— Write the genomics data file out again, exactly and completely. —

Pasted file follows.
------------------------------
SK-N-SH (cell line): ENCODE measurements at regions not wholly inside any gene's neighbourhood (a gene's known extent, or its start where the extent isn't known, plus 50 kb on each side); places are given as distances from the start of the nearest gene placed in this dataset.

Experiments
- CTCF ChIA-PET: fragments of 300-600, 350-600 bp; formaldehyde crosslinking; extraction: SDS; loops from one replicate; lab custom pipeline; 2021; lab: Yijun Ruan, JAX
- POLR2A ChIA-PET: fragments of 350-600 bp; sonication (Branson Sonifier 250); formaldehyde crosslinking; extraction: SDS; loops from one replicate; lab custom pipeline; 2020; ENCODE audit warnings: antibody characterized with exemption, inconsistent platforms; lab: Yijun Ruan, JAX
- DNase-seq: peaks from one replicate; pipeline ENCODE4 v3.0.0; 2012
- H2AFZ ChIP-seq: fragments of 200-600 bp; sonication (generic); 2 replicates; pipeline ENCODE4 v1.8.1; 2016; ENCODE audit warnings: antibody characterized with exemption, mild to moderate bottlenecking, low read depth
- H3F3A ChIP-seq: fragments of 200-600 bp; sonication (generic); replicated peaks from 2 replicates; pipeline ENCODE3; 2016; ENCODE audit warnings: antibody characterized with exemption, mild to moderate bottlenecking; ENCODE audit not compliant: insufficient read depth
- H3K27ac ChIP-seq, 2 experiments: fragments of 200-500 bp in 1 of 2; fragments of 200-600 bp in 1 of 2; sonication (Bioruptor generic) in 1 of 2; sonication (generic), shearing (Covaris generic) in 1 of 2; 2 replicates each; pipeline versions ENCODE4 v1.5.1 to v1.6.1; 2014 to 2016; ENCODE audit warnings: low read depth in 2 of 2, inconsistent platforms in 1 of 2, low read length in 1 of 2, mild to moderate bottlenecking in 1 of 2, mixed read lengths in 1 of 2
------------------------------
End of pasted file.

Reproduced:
SK-N-SH (cell line): ENCODE measurements at regions not wholly inside any gene's neighbourhood (a gene's known extent, or its start where the extent isn't known, plus 50 kb on each side); places are given as distances from the start of the nearest gene placed in this dataset.

Experiments
- CTCF ChIA-PET: fragments of 300-600, 350-600 bp; formaldehyde crosslinking; extraction: SDS; loops from one replicate; lab custom pipeline; 2021; lab: Yijun Ruan, JAX
- POLR2A ChIA-PET: fragments of 350-600 bp; sonication (Branson Sonifier 250); formaldehyde crosslinking; extraction: SDS; loops from one replicate; lab custom pipeline; 2020; ENCODE audit warnings: antibody characterized with exemption, inconsistent platforms; lab: Yijun Ruan, JAX
- DNase-seq: peaks from one replicate; pipeline ENCODE4 v3.0.0; 2012
- H2AFZ ChIP-seq: fragments of 200-600 bp; sonication (generic); 2 replicates; pipeline ENCODE4 v1.8.1; 2016; ENCODE audit warnings: antibody characterized with exemption, mild to moderate bottlenecking, low read depth
- H3F3A ChIP-seq: fragments of 200-600 bp; sonication (generic); replicated peaks from 2 replicates; pipeline ENCODE3; 2016; ENCODE audit warnings: antibody characterized with exemption, mild to moderate bottlenecking; ENCODE audit not compliant: insufficient read depth
- H3K27ac ChIP-seq, 2 experiments: fragments of 200-500 bp in 1 of 2; fragments of 200-600 bp in 1 of 2; sonication (Bioruptor generic) in 1 of 2; sonication (generic), shearing (Covaris generic) in 1 of 2; 2 replicates each; pipeline versions ENCODE4 v1.5.1 to v1.6.1; 2014 to 2016; ENCODE audit warnings: low read depth in 2 of 2, inconsistent platforms in 1 of 2, low read length in 1 of 2, mild to moderate bottlenecking in 1 of 2, mixed read lengths in 1 of 2